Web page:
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How to make this film – Part 1

6mb source file .zip – rushes and After Effects scene


The Camera
Frame the action so that you can see everything. Use a tripod and keep the camera still for the duration of the shooting

The most important aspect of my films is having a background without me in, so I can rub parts of myself out. This is called a backplate. So the first step is to film the backplate, without me/any props that will change in it


Be careful of changes in the lighting, as it will affect the backplate. The easiest is to either black the room out or film it at night time using artificial light. That way the light will stay exactly the same. Digital camera chips need a lot of light to stop the footage being noisy so the brighter the lights the better

It’s important to either use lamp shades or bounce the lights off walls to diffuse it – lots of harsh shadows can potentially make a five minute masking job take hours. For this film I used two lights, the main light and a little halogen light pointing at the wall:


When it comes to filming, don’t be afraid to reshoot as necessary. A bit of thought can save you a lot of time when it comes to doing the special effects. Notice in the rushes I did a few takes, just in case one wasn’t right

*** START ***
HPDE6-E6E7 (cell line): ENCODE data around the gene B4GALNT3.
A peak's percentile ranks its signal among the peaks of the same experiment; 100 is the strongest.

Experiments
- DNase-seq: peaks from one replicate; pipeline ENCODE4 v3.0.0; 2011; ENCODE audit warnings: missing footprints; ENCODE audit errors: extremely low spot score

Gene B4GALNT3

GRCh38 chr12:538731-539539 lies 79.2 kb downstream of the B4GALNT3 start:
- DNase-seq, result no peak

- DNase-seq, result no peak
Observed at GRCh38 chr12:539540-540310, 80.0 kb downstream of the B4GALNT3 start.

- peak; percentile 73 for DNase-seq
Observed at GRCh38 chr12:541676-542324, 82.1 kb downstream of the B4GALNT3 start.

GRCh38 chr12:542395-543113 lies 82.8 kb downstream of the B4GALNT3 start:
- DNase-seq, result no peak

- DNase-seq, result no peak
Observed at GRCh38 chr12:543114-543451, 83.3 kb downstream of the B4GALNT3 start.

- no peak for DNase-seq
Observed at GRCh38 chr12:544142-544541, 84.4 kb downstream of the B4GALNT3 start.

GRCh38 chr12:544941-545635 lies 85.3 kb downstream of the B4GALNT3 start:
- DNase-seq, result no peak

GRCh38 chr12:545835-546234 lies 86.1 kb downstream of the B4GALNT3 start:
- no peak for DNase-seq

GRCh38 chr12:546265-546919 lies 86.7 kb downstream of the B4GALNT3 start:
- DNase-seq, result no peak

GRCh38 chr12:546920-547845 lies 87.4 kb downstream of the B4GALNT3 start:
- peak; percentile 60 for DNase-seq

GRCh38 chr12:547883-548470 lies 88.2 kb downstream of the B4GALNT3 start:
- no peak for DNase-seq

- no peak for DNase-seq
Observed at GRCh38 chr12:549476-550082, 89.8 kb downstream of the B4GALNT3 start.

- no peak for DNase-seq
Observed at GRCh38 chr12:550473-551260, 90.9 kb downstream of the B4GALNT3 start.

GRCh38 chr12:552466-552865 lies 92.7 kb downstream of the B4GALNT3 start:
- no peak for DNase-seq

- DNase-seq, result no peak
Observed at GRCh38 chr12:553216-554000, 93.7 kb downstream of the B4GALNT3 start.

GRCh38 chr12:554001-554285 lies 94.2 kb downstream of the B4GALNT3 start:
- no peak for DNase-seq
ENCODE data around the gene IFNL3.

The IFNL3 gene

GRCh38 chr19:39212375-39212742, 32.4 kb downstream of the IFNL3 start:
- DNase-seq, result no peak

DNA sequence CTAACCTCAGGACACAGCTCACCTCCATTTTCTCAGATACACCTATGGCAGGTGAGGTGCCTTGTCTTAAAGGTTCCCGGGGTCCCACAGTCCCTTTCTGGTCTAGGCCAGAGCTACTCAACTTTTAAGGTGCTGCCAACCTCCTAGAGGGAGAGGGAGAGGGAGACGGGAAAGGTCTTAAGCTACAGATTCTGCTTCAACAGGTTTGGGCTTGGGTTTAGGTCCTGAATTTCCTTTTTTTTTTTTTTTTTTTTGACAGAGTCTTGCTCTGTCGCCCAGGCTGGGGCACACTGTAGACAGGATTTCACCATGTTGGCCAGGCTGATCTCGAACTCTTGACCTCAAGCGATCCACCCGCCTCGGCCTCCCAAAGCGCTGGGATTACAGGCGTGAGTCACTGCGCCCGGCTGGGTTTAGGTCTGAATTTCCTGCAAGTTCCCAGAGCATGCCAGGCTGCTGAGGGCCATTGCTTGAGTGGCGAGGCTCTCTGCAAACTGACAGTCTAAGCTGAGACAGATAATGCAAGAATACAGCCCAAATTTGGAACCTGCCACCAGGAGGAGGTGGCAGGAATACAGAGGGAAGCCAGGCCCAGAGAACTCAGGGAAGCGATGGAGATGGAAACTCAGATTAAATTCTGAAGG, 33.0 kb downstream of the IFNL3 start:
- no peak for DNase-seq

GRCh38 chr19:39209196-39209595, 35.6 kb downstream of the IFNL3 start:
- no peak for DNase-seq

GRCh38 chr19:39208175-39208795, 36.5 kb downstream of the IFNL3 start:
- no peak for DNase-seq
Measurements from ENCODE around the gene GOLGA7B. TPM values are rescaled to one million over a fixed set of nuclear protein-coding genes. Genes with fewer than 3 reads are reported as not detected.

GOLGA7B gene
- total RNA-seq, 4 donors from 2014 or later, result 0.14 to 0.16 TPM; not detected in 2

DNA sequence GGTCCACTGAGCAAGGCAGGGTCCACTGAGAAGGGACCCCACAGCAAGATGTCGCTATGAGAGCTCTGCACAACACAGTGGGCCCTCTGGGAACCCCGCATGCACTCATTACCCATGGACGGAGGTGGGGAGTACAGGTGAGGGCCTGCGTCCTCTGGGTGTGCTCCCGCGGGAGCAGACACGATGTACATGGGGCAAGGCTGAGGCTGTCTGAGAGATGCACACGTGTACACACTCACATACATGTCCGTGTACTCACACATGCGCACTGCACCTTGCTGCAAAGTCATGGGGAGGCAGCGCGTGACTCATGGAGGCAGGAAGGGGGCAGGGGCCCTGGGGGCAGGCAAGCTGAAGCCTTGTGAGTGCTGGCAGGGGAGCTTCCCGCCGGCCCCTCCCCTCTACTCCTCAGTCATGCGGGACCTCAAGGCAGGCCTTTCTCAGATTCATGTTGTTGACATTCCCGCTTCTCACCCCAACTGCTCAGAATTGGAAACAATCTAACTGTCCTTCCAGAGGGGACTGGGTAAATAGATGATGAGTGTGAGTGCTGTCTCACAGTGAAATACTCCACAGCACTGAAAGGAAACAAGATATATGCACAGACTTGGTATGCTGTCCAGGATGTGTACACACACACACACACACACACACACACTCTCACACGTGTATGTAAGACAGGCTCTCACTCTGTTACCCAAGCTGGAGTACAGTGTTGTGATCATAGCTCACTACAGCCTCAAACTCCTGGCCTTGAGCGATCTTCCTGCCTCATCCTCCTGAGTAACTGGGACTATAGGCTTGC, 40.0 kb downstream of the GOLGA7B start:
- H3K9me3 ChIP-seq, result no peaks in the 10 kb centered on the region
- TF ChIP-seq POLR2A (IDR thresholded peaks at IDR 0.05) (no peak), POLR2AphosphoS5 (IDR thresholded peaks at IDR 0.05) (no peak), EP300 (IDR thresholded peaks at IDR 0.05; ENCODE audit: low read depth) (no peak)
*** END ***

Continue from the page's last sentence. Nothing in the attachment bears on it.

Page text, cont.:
Use the best quality camera you can, a camcorder is best as it has a higher resolution and frame rate than the movie function on most digital cameras. Try to use the frame feature on your camcorder to remove the interlaced fields, otherwise you will need to use the deinterlace function in your editing program

If you haven’t got much room to shoot your action, try the same technique I used on this film of rotating the camera through 90º. This is only really useful for making gif anims or videos for the computer screen, as no one is going to be willing to rotate their television round 90º just to watch your one film (unless they all tilt their heads of course). You can potentially letterbox your film, but it’s not ideal

29 March, 2005